What if I told you that the majority of the population is suffering from sunshine deficiency — otherwise known as vitamin D deficiency? Due to cold climates, gloomy days, pollution, and our indoor lifestyle, low vitamin D levels are rampant. No wonder it is one of the most commonly recommended supplements on the market.

What are the benefits of vitamin D? Can you be deficient if you are living in a sunny area? Should you take vitamin D supplements? These are just some of the questions I will answer in this article. Let’s get started.


Sunshine over flower field

What Is Vitamin D?

Did you know that it is not just a vitamin? It is actually a prohormone (1). Prohormones are substances that your body converts into hormones. Hormones serve as your body’s chemical messengers. They move through your bloodstream to various organs and tissues to support important processes, including growth and development, immune function, sexual function, reproduction, metabolism, and mood. As a prohormone, it supports these vital functions.

Vitamin D is fat-soluble, which means that it is absorbed with the help of fats and is stored in the liver and fatty tissues. It is also the only vitamin that your body is able to manufacture. When your body is exposed to the UV rays of the sun, it can create Vitamin D . With ALL your other vitamin needs, they must be obtained through diet and supplementation.

Sunshine is the best and main source of vitamin D. It’s no wonder it’s often called the ‘sunshine vitamin’. Besides sunshine, there are a few foods that contain vitamin D (more on that later!) and if you are like many of my patients, you may meet your needs through supplementation too, even if you live in sunny climates.


Sunshine over field

Low Vitamin D or Sunshine Deficiency?

Since sunshine is the primary source of VIT D production, you may not be surprised to hear that a lack of sun exposure can lead to deficiencies. Back in the day, our ancestors lived a mainly outdoor lifestyle in a non-polluted natural environment. Vitamin D deficiency was probably not common then. This is not the case today. Low vitamin D is one of the most common vitamin deficiencies (2, 3).

Many people live in places where sunshine is limited. If you live in California, Florida, or other states, you may be able to play outdoors in the sun year around. This is not the case everywhere. Cloudy, rainy, snowy, and gloomy weather leads to limited sun exposure. Not to mention, if it’s cold outside, you may be less likely to spend as much time outdoors. Even though Colorado is one of the sunniest states, due to the long winters and cold temperatures, you may be bundled up, not getting enough sun exposure.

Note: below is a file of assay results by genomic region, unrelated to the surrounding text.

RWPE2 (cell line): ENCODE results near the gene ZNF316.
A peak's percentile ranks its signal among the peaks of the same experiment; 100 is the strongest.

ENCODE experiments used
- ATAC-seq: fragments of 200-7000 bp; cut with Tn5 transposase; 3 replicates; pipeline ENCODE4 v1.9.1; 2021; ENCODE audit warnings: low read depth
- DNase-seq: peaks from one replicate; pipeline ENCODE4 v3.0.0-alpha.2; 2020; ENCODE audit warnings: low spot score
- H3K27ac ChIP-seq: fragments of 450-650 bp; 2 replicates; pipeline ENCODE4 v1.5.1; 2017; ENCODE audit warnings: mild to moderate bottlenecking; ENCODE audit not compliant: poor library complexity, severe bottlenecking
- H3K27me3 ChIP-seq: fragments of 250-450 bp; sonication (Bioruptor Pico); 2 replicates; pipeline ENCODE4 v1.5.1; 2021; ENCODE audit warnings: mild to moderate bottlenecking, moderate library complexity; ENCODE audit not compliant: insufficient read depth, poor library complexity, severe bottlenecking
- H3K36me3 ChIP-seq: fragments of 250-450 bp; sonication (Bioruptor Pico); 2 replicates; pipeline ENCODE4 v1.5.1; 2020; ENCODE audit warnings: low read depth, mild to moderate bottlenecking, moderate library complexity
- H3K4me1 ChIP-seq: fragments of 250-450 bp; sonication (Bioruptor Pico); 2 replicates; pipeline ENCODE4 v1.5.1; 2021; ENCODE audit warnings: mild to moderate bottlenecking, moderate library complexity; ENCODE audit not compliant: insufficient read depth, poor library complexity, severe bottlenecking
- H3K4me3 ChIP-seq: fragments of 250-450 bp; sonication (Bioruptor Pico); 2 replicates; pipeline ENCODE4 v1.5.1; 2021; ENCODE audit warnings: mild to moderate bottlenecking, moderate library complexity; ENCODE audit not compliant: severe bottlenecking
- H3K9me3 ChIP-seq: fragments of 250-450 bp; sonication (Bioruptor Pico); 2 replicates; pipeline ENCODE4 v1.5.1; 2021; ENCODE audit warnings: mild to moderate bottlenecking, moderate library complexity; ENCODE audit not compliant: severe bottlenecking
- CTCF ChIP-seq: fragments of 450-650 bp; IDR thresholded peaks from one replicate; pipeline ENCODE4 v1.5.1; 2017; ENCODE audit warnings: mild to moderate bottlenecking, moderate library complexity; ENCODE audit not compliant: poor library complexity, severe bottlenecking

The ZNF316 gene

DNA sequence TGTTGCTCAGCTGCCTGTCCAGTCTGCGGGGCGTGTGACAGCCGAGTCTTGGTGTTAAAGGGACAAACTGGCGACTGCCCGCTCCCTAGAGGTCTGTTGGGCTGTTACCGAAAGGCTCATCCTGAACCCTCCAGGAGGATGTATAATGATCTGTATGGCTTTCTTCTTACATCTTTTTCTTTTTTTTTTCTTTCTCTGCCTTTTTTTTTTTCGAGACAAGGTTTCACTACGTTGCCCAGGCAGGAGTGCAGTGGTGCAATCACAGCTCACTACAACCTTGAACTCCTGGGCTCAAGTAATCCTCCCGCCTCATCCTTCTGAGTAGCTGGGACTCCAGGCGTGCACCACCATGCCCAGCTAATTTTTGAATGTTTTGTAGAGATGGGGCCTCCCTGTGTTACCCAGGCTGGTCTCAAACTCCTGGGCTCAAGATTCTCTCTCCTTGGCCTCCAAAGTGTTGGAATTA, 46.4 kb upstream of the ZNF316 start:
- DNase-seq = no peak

Living in sunny and warm places doesn’t ensure adequate VIT D levels either. If you are hiding inside enjoying the air conditioning, you are missing out on the benefits of the sunshine. Living an indoor lifestyle, working from indoor offices, going to school indoors, and even socializing inside seriously limit your sunshine vitamin intake, regardless of the climate.

Living in a big city where tall buildings block the sun or living in an area with high outdoor pollution can also limit sun exposure. So does sunscreen.

To protect you from developing skin cancer and burning your skin, doctors tend to recommend using sunscreen all year around. While this may help to protect you from UV rays, sunblock may also decrease your body’s ability to make VIT D by up to 90% (4). Using SPF 30 sunscreen or higher may reduce your body’s ability to make vitamin D by 99%.

Yep, if you are using sunscreen, you may be missing out on the benefits of the sun. But then you are reducing your risk of sunburn, skin damage, and skin cancer. It’s a catch-22.

Other factors

Other factors that may increase your risk of low VIT D levels include (2):

  • Dark skin: People with darker skin have higher amounts of the pigment melanin in their skin, which may decrease their skin’s ability to create vitamin D from sunlight.